I am going into reviewer withdrawal, which is this crazy thing having to do with my going the whole summer without being assigned a book and actually missing reviewing so much that I just write reviews of novels to pass the time. Well, it can't hurt, I suppose. Having a file of reviews may come in handy sometime (I have been in the position of writing a review on demand).
The most rewarding part of reviewing is being assigned wonderful books that I would probably never have discovered (or bothered to finish reading) otherwise. This has been the case with most of the books that I reviewed (particularly Every Crooked Pot by Renee Rosen, The Mystery of the Third Lucretia by Susan Runholt, The Game of My Life by Jason McElwain, and The Shadow Companion by Laura Anne Gilman), but of course there is sometimes a bad book. I use the word bad for its generous pool of meanings: I have read novels that were violent, vulgar, utterly traumatizing, gruesomely inappropriate for the targeted age group. When that happens I just have to keep in mind that it is actually work ... and must be done. Horrific content tends to slide off my shoulders more easily with that thought in mind.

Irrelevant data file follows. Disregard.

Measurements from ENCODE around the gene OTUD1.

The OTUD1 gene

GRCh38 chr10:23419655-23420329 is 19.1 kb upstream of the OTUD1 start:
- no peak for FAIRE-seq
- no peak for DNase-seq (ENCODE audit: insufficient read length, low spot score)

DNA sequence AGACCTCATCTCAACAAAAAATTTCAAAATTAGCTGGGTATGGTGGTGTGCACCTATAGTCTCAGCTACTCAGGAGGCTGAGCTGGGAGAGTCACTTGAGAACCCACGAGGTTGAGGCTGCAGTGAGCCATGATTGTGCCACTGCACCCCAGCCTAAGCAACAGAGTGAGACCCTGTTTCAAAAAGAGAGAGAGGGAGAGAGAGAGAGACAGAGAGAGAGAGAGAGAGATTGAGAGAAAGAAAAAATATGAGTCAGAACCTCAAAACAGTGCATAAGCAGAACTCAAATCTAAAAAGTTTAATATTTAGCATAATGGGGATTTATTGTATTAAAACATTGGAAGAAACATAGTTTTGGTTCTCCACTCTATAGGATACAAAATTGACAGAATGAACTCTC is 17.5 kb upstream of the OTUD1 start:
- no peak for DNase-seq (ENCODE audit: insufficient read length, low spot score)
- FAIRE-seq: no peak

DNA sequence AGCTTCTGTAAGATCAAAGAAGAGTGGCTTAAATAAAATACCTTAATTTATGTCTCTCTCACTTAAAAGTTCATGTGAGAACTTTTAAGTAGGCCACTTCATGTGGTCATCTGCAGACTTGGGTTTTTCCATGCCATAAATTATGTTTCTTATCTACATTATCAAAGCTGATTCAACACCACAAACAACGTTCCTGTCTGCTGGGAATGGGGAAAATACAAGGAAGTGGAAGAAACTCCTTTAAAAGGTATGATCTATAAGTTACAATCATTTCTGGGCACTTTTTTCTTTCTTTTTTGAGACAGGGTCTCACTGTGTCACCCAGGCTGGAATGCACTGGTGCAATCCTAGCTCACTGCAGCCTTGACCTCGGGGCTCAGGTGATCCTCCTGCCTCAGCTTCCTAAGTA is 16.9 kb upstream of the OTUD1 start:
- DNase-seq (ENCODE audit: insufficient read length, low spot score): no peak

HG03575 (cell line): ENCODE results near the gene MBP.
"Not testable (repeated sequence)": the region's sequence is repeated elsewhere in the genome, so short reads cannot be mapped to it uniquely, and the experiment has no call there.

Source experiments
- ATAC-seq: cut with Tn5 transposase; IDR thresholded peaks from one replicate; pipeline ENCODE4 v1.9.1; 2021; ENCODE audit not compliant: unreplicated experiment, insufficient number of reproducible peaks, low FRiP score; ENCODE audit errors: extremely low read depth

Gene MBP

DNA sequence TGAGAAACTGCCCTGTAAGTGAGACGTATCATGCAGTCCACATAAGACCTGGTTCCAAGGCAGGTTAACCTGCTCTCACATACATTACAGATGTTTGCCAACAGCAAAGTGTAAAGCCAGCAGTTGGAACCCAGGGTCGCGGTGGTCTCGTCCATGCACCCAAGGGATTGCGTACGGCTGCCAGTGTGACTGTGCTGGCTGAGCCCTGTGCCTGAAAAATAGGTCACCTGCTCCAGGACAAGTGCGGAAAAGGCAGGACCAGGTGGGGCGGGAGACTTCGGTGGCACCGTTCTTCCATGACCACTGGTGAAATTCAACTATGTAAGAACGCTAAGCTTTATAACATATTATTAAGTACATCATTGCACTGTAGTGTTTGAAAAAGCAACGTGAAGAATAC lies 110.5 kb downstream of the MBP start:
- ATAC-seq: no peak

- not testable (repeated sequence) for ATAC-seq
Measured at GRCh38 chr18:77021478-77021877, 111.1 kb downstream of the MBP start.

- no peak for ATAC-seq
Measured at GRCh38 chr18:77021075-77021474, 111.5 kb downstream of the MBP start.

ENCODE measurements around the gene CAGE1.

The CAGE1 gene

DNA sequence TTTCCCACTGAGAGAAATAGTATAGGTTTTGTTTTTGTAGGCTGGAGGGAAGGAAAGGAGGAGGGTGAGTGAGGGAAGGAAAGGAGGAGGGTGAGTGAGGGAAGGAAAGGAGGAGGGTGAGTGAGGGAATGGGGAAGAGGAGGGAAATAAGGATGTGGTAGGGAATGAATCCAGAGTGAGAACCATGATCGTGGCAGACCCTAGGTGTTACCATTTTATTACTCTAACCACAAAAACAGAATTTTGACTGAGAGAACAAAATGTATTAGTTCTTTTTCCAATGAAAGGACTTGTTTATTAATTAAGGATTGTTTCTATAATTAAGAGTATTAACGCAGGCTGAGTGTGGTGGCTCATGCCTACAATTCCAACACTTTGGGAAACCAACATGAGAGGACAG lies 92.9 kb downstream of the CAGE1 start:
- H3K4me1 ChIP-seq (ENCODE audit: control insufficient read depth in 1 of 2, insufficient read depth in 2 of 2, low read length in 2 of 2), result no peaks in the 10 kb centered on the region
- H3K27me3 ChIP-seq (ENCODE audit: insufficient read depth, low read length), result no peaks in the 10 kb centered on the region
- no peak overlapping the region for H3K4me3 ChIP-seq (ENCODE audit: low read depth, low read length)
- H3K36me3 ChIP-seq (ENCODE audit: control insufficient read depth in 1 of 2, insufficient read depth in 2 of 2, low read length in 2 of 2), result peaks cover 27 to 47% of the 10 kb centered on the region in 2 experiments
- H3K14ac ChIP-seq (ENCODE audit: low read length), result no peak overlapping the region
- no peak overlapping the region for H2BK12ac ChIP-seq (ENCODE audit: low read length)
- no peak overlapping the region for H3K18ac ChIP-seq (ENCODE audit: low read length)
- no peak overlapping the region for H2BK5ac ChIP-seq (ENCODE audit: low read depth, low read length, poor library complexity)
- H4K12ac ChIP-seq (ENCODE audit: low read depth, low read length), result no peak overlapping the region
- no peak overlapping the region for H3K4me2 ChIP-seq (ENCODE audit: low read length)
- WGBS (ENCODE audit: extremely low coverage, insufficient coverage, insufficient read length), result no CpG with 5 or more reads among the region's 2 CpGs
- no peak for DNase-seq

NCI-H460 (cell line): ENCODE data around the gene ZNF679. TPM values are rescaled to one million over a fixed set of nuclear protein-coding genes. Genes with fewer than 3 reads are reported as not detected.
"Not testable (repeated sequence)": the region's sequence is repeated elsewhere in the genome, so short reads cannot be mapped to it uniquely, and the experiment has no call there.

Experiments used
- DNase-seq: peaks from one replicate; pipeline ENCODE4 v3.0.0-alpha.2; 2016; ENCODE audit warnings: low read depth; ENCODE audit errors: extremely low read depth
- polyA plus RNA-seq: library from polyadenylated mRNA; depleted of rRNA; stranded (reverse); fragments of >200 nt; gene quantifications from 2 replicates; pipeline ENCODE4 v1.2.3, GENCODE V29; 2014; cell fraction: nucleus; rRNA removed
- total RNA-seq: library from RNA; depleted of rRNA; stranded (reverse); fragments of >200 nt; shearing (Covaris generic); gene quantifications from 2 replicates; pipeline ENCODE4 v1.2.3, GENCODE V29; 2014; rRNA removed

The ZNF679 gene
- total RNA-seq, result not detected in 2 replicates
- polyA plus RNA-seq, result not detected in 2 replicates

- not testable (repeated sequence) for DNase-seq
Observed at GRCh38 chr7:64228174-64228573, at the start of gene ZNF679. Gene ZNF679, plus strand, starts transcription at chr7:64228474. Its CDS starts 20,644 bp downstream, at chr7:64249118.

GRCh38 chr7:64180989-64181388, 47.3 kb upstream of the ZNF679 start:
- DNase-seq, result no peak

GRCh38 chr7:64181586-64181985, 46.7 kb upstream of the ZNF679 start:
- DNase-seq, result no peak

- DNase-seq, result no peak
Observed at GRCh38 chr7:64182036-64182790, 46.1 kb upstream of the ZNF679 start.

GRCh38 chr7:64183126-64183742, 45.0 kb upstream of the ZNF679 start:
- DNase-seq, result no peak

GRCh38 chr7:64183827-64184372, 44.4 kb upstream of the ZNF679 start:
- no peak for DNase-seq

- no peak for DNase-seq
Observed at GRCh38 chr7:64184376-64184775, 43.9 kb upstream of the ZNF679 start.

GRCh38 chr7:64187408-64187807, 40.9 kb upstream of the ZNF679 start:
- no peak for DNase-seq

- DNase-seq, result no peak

The magazine (Voice of Youth Advocates or VOYA) has a rating system -- Q for Quality and P for Popularity, two factors judged on a numerical basis of one to five -- five being the highest. There was one book I disliked so much that I gave it a big fat one for Quality. My review was basically a dainty articulation of "This book should not be read -- no matter what, where, and who the reader may be." One day I was chatting with a writer (who is now a great friend of mine) and mentioned my reviewing said book, and how horrible I had found it. When I named the book and its author, this author said, "Oh, yes, I know her!"
"What? Well, don't tell her what I said!" I squeaked. She assured me that she wouldn't, and I think she will stick to her word.
All in all, the bottom line is that reviewing (at least in my case) makes for a lot of fun.